‘Cannabis Light’ Doesn’t Negatively Impact Simulated Driving Performance
‘Cannabis light’ is very popular in many parts of the world right now, particularly in Europe. The term is used to describe cannabis that is low in THC and high in CBD. Many governments around the globe have reformed their laws and/or regulations in recent years to permit cannabis that is low in THC.
The rise in the use of low-THC products has generated questions regarding their safety as it pertains to driving impairment. According to a recent study conducted in Switzerland involving driving simulations, the products do not negatively impact driving performance. Below is more information about it via a news release from NORML:
Basel, Switzerland: The inhalation of high-CBD/low-THC cannabis doesn’t adversely impact driving abilities, according to clinical trial data published in the International Journal of Legal Medicine.
A team of Swiss researchers assessed the impact of CBD-dominant (< 1 percent THC) cannabis on simulated driving abilities.
Consistent with other studies assessing the influence of CBD on psychomotor skills, investigators acknowledged, “No significant differences regarding driving ability were found between the CBD-cannabis products and placebo.”
However, researchers reported that participants nonetheless tested positive for trace levels of THC in their blood in the hours immediately following their use of low-THC herbal cannabis. As a result, they cautioned that some consumers could potentially run afoul of traffic safety laws that impose per se limits for the presence of THC in blood despite having never been impaired.
Five states – Illinois, Montana, Ohio, Pennsylvania, and Washington – impose various per se limits for the detection of trace amounts of THC in blood while ten states (Arizona, Delaware, Georgia, Indiana, Iowa, Michigan, Oklahoma, Rhode Island, Utah, and Wisconsin) impose zero tolerant per se standards. In these states, it is a criminal violation of the traffic safety laws to operate a vehicle with detectable levels of THC in blood – even absent any demonstrable evidence of psychomotor impairment.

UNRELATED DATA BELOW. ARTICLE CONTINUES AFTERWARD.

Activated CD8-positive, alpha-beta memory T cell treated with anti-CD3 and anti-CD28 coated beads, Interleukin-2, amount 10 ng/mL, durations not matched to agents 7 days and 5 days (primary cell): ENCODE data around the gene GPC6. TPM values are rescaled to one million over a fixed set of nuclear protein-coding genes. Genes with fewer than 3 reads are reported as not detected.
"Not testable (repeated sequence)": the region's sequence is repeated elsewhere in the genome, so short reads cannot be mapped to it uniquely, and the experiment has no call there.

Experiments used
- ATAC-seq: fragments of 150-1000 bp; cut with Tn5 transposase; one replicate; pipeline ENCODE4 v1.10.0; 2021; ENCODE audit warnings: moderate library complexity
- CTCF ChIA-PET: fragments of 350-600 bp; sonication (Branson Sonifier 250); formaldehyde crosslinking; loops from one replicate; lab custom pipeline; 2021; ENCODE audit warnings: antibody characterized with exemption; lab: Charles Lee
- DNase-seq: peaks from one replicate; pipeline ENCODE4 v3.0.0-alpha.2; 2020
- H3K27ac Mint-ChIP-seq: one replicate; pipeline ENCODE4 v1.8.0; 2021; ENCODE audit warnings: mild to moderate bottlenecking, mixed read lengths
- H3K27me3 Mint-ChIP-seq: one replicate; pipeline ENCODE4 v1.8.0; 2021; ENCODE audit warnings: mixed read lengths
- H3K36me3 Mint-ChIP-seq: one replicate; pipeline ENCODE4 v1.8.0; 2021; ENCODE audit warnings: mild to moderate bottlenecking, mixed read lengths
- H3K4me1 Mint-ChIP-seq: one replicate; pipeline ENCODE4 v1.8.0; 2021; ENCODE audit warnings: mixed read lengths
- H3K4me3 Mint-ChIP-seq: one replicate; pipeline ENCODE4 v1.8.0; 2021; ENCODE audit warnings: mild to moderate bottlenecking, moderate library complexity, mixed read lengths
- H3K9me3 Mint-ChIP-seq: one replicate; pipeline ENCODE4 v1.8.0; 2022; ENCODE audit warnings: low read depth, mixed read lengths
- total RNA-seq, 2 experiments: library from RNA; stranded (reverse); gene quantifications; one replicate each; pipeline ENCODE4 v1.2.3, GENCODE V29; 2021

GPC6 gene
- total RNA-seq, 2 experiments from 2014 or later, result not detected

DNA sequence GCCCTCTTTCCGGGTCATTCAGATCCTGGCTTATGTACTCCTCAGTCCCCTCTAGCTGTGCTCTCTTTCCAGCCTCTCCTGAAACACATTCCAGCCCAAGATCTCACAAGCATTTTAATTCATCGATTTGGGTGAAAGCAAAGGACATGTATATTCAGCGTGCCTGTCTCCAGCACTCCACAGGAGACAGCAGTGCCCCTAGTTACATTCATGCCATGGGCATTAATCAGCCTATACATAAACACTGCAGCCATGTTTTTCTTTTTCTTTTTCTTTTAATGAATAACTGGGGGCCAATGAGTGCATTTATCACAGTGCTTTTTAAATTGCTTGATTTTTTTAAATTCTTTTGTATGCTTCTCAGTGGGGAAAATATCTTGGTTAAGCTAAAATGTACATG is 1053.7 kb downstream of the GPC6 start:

NORML has long opposed the imposition of THC per se thresholds for cannabinoids in traffic safety legislation, opining: “The sole presence of THC and/or its metabolites in blood, particularly at low levels, is an inconsistent and largely inappropriate indicator of psychomotor impairment in cannabis consuming subjects. … Lawmakers would be advised to consider alternative legislative approaches to address concerns over DUI cannabis behavior that do not rely solely on the presence of THC or its metabolites in blood or urine as determinants of guilt in a court of law. Otherwise, the imposition of traffic safety laws may inadvertently become a criminal mechanism for law enforcement and prosecutors to punish those who have engaged in legally protected behavior and who have not posed any actionable traffic safety threat.”
Full text of the study, “Effect of vaporizing cannabis rich in cannabidiol on cannabinoid levels in blood and on driving ability – A randomized clinical trial,” appears in the International Journal of Legal Medicine. Additional information is available from the NORML Fact Sheet, ‘Marijuana and Psychomotor Performance.’